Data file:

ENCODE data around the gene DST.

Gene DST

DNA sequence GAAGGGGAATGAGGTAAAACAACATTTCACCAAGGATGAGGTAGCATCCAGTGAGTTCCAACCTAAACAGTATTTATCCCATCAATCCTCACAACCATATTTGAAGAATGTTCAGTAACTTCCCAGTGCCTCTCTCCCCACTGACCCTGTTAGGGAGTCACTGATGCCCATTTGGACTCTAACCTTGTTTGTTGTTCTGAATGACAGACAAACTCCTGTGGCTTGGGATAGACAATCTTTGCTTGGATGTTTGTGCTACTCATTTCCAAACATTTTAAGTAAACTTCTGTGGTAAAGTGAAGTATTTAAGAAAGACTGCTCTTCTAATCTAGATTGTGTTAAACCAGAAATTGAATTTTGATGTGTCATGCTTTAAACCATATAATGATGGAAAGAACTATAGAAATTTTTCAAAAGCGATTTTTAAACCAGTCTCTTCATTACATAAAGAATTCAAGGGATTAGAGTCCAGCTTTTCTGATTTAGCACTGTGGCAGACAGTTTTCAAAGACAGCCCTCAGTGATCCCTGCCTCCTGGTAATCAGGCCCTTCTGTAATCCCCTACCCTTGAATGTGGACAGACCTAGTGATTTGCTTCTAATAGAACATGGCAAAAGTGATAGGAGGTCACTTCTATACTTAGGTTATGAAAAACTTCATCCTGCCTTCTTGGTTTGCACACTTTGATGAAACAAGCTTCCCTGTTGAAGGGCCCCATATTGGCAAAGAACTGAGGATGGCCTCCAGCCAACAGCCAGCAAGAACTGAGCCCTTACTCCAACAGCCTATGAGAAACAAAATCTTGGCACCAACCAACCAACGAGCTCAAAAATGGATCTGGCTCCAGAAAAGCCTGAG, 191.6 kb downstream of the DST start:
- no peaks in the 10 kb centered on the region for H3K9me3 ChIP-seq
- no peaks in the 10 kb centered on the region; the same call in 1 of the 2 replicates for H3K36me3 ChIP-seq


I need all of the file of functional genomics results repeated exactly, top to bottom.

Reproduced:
ENCODE data around the gene DST.

Gene DST

DNA sequence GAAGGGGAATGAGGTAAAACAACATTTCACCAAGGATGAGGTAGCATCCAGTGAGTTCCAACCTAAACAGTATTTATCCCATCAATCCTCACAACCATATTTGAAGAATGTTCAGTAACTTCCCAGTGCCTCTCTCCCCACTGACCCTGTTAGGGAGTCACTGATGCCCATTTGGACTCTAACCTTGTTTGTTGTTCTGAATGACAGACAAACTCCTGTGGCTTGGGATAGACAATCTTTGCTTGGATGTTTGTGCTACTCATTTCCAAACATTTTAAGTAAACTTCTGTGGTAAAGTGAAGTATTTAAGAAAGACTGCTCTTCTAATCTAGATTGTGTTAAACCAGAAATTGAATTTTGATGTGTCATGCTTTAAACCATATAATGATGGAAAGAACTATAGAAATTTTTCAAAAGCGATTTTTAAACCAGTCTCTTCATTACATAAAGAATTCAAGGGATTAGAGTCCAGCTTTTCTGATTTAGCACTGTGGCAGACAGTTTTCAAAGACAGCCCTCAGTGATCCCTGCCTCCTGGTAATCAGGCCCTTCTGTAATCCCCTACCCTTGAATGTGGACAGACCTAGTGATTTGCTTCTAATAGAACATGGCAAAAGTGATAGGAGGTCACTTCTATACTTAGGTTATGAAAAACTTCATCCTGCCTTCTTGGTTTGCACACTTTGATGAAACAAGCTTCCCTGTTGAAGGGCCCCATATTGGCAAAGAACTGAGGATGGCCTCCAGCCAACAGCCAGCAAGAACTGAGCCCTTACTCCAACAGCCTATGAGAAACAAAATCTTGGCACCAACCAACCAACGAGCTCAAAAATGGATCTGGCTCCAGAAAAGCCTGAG, 191.6 kb downstream of the DST start:
- no peaks in the 10 kb centered on the region for H3K9me3 ChIP-seq
- no peaks in the 10 kb centered on the region; the same call in 1 of the 2 replicates for H3K36me3 ChIP-seq